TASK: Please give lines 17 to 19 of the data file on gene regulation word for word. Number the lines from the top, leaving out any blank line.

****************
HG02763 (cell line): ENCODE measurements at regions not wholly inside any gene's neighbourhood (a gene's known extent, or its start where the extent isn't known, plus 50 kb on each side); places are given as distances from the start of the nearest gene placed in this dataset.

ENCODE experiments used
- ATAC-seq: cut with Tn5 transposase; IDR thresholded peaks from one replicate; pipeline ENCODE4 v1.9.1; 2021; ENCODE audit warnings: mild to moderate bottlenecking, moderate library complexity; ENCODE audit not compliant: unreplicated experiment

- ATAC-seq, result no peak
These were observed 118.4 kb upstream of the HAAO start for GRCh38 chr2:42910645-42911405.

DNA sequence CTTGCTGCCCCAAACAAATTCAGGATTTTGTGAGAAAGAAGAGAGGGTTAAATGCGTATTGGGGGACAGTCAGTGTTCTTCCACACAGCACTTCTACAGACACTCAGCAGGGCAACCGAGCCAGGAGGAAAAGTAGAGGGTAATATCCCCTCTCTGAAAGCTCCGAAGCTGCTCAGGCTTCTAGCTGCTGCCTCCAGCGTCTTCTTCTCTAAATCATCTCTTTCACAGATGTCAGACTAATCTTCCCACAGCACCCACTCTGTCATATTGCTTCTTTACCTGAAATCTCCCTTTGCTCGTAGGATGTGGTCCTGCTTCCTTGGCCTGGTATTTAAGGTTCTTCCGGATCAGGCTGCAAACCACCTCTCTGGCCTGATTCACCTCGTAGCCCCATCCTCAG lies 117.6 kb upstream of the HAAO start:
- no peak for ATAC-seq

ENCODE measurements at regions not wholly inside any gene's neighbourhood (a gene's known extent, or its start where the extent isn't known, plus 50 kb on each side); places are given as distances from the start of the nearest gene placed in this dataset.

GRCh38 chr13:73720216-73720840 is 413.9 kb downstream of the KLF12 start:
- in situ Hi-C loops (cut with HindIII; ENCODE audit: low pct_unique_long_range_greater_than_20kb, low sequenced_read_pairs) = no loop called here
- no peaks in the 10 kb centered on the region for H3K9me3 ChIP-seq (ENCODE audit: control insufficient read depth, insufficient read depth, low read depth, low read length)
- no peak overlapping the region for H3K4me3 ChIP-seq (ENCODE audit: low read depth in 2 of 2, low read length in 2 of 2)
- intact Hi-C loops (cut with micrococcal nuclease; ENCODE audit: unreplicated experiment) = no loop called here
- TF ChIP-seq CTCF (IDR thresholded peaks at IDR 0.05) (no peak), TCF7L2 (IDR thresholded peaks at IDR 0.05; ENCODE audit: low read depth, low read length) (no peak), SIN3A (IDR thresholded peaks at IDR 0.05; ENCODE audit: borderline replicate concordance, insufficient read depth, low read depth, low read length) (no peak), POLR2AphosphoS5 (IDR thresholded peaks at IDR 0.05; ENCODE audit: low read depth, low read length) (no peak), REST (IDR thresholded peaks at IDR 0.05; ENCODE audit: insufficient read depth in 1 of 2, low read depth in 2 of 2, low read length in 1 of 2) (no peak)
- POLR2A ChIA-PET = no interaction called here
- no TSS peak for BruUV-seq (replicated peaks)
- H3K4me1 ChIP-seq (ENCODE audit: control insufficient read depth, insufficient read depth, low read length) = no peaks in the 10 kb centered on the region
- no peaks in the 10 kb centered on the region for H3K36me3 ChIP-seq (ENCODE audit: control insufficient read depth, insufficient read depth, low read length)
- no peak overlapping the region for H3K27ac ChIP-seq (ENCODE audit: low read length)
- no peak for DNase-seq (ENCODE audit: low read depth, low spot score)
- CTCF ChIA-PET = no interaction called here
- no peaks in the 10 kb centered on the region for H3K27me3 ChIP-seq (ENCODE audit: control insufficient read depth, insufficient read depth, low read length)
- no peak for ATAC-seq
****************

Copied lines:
- H3K4me1 ChIP-seq (ENCODE audit: control insufficient read depth, insufficient read depth, low read length) = no peaks in the 10 kb centered on the region
- no peaks in the 10 kb centered on the region for H3K36me3 ChIP-seq (ENCODE audit: control insufficient read depth, insufficient read depth, low read length)
- no peak overlapping the region for H3K27ac ChIP-seq (ENCODE audit: low read length)